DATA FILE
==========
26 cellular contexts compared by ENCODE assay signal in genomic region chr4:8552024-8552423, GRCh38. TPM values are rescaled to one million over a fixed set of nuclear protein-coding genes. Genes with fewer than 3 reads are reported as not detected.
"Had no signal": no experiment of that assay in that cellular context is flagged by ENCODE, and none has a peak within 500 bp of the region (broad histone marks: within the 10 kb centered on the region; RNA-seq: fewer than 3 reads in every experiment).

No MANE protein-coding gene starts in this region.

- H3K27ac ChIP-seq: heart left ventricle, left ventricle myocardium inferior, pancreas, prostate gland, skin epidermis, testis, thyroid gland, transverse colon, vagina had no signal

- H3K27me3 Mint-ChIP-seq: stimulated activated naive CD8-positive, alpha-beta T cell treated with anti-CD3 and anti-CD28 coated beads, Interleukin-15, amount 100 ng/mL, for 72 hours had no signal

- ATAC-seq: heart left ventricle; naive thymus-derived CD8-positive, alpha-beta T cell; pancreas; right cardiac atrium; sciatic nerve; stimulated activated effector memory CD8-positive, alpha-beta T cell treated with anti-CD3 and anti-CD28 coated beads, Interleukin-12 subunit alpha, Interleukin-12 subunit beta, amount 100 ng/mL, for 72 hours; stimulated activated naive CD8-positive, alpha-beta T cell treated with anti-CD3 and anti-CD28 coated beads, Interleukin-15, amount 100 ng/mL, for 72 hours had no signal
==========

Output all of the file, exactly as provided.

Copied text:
26 cellular contexts compared by ENCODE assay signal in genomic region chr4:8552024-8552423, GRCh38. TPM values are rescaled to one million over a fixed set of nuclear protein-coding genes. Genes with fewer than 3 reads are reported as not detected.
"Had no signal": no experiment of that assay in that cellular context is flagged by ENCODE, and none has a peak within 500 bp of the region (broad histone marks: within the 10 kb centered on the region; RNA-seq: fewer than 3 reads in every experiment).

No MANE protein-coding gene starts in this region.

- H3K27ac ChIP-seq: heart left ventricle, left ventricle myocardium inferior, pancreas, prostate gland, skin epidermis, testis, thyroid gland, transverse colon, vagina had no signal

- H3K27me3 Mint-ChIP-seq: stimulated activated naive CD8-positive, alpha-beta T cell treated with anti-CD3 and anti-CD28 coated beads, Interleukin-15, amount 100 ng/mL, for 72 hours had no signal

- ATAC-seq: heart left ventricle; naive thymus-derived CD8-positive, alpha-beta T cell; pancreas; right cardiac atrium; sciatic nerve; stimulated activated effector memory CD8-positive, alpha-beta T cell treated with anti-CD3 and anti-CD28 coated beads, Interleukin-12 subunit alpha, Interleukin-12 subunit beta, amount 100 ng/mL, for 72 hours; stimulated activated naive CD8-positive, alpha-beta T cell treated with anti-CD3 and anti-CD28 coated beads, Interleukin-15, amount 100 ng/mL, for 72 hours had no signal